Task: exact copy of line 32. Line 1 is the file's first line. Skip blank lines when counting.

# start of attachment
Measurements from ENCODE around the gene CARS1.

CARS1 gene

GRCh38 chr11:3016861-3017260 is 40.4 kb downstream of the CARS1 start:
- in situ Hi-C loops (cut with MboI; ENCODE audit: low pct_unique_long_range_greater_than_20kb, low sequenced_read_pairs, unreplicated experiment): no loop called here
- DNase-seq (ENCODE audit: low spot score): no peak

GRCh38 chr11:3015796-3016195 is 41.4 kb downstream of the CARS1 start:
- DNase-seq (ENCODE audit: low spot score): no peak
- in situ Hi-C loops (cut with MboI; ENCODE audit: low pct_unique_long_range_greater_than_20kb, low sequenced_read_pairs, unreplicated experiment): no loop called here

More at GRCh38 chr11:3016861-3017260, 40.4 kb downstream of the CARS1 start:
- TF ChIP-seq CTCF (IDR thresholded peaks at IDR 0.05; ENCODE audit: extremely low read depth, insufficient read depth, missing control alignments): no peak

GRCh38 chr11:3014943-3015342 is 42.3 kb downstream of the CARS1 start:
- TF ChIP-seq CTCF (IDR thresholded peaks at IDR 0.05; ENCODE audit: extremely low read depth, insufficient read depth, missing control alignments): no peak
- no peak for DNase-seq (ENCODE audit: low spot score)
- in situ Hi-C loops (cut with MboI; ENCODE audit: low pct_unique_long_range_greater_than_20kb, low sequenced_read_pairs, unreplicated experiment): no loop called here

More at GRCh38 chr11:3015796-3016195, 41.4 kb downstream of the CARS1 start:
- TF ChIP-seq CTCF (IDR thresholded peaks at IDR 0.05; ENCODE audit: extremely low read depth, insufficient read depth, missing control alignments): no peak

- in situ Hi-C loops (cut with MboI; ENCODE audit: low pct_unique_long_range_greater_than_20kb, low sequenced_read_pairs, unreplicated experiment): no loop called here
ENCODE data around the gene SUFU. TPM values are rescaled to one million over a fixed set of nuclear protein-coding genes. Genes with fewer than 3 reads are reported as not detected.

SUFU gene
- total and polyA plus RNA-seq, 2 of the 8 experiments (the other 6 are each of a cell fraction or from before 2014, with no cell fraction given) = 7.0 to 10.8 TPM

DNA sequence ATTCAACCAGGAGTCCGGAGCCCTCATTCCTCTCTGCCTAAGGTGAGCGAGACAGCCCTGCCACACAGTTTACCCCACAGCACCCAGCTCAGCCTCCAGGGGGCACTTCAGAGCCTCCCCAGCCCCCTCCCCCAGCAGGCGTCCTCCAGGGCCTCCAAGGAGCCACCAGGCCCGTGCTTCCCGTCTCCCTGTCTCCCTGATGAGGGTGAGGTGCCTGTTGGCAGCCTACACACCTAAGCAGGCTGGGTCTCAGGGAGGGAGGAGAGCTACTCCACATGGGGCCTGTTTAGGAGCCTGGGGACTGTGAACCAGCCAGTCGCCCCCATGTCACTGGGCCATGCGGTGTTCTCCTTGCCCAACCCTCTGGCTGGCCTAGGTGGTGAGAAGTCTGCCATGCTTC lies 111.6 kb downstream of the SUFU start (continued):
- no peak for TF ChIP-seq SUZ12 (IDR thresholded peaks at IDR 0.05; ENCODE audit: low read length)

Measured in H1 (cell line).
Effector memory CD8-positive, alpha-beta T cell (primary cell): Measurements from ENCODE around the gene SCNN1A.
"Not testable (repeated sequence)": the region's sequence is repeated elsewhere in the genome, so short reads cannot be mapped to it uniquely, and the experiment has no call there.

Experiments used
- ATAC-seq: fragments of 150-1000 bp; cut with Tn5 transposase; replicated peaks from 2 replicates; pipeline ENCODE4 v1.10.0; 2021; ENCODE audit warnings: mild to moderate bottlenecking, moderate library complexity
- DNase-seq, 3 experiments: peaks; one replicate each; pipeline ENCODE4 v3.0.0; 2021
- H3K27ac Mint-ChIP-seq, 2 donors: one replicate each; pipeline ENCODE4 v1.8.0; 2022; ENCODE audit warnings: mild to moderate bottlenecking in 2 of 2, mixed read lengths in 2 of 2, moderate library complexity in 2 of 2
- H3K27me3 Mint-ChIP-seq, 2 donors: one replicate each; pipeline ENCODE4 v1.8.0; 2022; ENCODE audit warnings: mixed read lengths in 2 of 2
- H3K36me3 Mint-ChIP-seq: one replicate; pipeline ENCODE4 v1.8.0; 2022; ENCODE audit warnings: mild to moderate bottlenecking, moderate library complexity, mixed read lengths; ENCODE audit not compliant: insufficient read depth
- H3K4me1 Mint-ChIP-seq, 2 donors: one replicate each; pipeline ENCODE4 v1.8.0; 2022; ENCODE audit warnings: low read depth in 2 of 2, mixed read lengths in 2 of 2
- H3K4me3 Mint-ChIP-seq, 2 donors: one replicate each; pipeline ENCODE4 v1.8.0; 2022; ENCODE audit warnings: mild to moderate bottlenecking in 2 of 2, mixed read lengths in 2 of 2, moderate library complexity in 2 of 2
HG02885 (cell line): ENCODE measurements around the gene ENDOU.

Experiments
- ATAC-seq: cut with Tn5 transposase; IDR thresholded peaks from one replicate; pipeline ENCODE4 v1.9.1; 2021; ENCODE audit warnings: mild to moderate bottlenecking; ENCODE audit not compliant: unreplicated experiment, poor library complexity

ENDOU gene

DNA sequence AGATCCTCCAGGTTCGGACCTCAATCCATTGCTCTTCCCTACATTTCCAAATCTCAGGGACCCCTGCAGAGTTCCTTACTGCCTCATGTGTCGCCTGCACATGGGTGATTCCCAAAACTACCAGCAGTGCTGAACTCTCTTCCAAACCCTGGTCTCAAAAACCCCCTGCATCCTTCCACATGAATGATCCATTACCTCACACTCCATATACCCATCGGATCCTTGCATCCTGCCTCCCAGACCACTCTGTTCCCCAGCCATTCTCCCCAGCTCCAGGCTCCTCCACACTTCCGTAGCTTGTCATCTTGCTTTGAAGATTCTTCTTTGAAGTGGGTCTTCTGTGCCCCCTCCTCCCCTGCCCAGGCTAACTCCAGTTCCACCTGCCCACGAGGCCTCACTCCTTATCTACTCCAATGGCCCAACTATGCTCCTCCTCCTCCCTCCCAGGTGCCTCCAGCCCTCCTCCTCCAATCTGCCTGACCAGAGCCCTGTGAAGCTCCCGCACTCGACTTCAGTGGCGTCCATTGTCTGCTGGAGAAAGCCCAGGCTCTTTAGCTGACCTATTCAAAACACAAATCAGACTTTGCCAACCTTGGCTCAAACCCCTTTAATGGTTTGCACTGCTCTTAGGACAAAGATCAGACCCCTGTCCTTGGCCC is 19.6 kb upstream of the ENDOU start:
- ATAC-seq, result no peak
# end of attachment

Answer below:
- H3K4me1 Mint-ChIP-seq, 2 donors: one replicate each; pipeline ENCODE4 v1.8.0; 2022; ENCODE audit warnings: low read depth in 2 of 2, mixed read lengths in 2 of 2